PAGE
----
See update in this post: TradePub corrects offering of FTA course books
On behalf of the FTA Community we have sent an open letter to an organisation called TradePub about their inappropriate use of our course books. As you may know the Free Technology Academy publishes all its educational materials, including the course books, under free licenses on the web. This has enabled the community to undertake several initiatives to translate some of the books into other languages, use them in other environments, such as the Tampere University of Technology. Moreover, it also has greatly helped in the distribution of the course books. Lots of websites have blogged about these free (as in freedom and in beer) course books, and in during launch in 2010 we had to distribute them via BitTorrent to avoid the server from collapsing. In the first nine months we reached 100.000 complete downloads of the course boos.
So why would we complain about a website promoting the FTA course books and linking to the FTA website? Well, we wouldn’t if it wasn’t because of the way TradePub does this. What they do is announce the course books and before providing the link, one needs to hand over his/her personal data, and then gets an email with the link. This in itself is just an awkward business practice from our perspective, but it is certainly not illegal. They just make money selling those personal details to their customers and advertisers. People still have a choice to find our materials through other channels (try a search engine), or simply don’t reach them. Why did I say an “awkward business practice”? Because these people (TradePub in this case) simply don’t add much value, but they manage to rip off the users a considerable amount of personal data.
But if this is legally permitted, why complain? Here it comes. In their website they make the visitors believe there is some kind of agreement between them and the FTA. They use our logos in the header of the webpages in order to resemble the FTA website. This insinuates TradePub collects these data on behalf of the FTA, which is absolutely not true. In TradePub’s overview page of FTA materials it says: “The following free offers are provided to you on behalf of Free Technology Academy (FTA).” However we have never agreed about this.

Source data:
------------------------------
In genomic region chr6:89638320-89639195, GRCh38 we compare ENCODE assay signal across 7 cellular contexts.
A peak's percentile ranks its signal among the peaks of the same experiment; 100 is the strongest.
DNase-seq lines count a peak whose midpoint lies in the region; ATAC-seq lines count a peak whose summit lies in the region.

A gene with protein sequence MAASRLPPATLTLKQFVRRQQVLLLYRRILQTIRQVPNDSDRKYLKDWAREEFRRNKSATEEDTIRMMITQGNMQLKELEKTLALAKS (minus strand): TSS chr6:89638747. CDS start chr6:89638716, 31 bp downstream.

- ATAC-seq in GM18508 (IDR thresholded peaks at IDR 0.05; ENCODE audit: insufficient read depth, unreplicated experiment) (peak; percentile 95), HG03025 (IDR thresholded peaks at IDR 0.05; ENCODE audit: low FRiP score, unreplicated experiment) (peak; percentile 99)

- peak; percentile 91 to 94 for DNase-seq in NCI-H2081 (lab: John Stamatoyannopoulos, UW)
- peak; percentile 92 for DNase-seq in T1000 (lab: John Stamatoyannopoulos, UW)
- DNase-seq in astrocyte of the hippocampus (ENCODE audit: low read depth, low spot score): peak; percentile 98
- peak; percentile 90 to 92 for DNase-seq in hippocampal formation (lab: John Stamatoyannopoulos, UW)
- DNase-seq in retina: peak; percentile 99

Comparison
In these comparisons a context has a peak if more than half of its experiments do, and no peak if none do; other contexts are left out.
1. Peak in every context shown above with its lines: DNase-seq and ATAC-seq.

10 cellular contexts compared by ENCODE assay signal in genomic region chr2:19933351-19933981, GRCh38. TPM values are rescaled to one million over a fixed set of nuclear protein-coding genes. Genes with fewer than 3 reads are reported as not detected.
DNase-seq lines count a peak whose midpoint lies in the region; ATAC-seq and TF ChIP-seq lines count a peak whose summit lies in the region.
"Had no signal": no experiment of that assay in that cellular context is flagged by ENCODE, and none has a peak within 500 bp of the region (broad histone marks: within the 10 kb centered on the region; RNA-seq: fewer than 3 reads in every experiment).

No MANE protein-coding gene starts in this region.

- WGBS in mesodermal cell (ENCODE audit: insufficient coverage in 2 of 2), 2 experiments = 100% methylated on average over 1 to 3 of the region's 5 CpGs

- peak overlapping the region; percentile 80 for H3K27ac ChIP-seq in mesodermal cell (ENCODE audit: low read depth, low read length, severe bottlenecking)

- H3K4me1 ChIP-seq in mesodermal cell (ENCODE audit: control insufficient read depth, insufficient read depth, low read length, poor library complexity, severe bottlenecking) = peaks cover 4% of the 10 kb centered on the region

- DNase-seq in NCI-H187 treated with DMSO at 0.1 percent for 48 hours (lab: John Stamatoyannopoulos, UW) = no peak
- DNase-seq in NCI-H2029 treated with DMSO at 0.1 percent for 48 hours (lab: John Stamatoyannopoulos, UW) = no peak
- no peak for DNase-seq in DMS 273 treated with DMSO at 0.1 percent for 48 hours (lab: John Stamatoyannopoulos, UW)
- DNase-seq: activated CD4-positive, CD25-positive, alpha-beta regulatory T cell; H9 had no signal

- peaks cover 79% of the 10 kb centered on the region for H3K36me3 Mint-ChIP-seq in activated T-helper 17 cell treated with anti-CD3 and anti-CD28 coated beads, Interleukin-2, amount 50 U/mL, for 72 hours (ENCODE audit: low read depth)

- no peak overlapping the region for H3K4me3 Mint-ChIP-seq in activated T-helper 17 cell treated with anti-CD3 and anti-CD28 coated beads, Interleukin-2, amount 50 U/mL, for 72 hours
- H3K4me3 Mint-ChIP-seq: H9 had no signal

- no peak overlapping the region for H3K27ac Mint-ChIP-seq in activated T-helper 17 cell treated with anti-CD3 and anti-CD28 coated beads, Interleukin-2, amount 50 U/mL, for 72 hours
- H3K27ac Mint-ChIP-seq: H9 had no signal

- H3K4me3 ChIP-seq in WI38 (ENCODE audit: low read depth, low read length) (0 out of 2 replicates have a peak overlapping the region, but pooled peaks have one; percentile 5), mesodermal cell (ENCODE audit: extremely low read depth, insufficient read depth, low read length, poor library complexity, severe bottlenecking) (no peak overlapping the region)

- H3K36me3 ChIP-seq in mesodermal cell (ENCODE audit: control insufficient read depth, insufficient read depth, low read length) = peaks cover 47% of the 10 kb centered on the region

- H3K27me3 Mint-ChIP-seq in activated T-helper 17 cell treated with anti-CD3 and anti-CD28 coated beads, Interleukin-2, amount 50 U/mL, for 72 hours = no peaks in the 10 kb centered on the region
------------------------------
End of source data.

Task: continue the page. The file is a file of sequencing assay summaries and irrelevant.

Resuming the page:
The mere suggestion of endorsement or relation harms the FTA’s reputation – and it is certainly incorrect. TradePub clearly asserts endorsement by FTA using the logo next to the Request button and in the Request form header. Unfortunately, the GNU FDL is not clear on endorsement of unmodified versions of the work:
“The author(s) and publisher(s) of the Document do not by this License give permission to use their names for publicity for or to assert or imply endorsement of any Modified Version.”
But it does represent a violation of the CC-BY-SA Unported license:
- 4. Restrictions (excerpt)
- Your rights under this License, You may not implicitly or explicitly assert or imply any connection with, sponsorship or endorsement by the Original Author, Licensor and/or Attribution Parties, as appropriate, of You or Your use of the Work, without the separate, express prior written permission of the Original Author, Licensor and/or Attribution Parties.”
As they didn’t modify the works, those works that are dual-licensed under the GNU FDL and CC BY-SA license require the satisfaction of the conditions in both licenses. According to one community member, Tiberiu Turbureanu: “considering this, they violate one of the license (CC-BY-SA 3.0 Unported) and this is a copyright infringement case . If approaching TradePub on this issue doesn’t solve the problem, I could ask a lawyer to assist FKI”. About misuses of CC licensed works and legal advice.
For these reasons we request TradePub and its partners to change these pages in such manner that no confusion with the FTA pages is made. You can find here the open letter. Furthermore, it was observed by the FTA community that TradePub uses the same practice in other cases, such as InformIT, which publishes their books on their own site free-of-charge under the Open Publication License.
We have a bad taste in our mouth from this kind of practices. People are free to make the money however they want, but they should respect the authors and communities that make available their works to the public. And even though we have limited legal instruments at our disposal, I think it is worth some more attention. A while ago Marco Fioretti started to blog about this case. If you do, let me know!